All posts by GeorgeBidwell

I will always use trigger-warnings. Teenage clichéd Morrissey fan looking for a place to express myself fully. Expect reviews of all forms of art, consistent mental health references, anti-establishment sentiments and poetic retellings of important events through my own personal prism. Intersectional feminist. Communist.

Review: Morrissey – Spent the Day in Bed

Last Tuesday Morrissey, somewhat spontaneously, if you ignore the non-descriptive tweet the day before, released his first single in three years. The single received it’s first play, unfortunately, on Chris Evan’s (ugh) BBC Radio 2 morning show at around ten past eight. The track was titled ‘Spent The Day In Bed’ and is the first of, hopefully, a selection of singles preceding the release of his forthcoming album ‘Low In High School’ on November 17th.

I know this review is coming over a week after the track’s first play but this is a conscious decision from me both because college and travel means I have little time to write and because my obsession with each modern Morrissey work only really happens after I am truly familiar with it, in fact it took me four listens to unabashedly adore ‘Ringleader Of The Tormentors’ and hold it as one of the master’s finest works which, of course, I now do. That isn’t to say I wasn’t fully committed to listening to ‘Spent The Day In Bed’, by the end of the day I had listened to the track on repeat around 20-25 times and knew every lyric by heart. Sad, I know but train journeys are long and Morrissey’s voice is much more beautiful than the indistinctive chatter and clang of the national rail. Equally as beautiful, it turns out, is this song which remains an utter treat from start to finish.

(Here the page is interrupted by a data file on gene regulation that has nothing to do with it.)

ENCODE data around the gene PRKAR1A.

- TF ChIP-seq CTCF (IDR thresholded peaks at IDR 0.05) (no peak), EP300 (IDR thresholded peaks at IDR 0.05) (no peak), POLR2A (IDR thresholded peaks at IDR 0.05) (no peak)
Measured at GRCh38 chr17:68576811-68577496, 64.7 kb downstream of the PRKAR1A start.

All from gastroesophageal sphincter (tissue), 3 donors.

Opening with a chimy keyboard riff that continues throughout, it’s clear very suddenly that this is a deeply produced and somewhat upbeat track instrumentally, even if the lyrics aren’t directly optimistic themselves. Bouncing, rhythmic beats proceed from off-kilter opening and soon Morrissey’s vocals fall over the top, rising and dropping in time with the instrumentals provided.

(Above) The cover of Morrissey’s upcoming album
As expected, and always seems to be the case with Mozza’s output, the poetic lyrics are the star of the show here. When elaborated on, the title and refrain of this track take on a much more tender and gentle meaning, ultimately transforming a song many assumed to be dour into an almost uncharacteristically chirpy anthem of self-care. Framed within the fantastic chorus decrying partisan paranoia pushing is a myriad of politically charged soundbites promising warmth and kindness from Britain’s favourite curmudgeon.

“No bus, no boss, no rain, no train// No emasculation, no castration”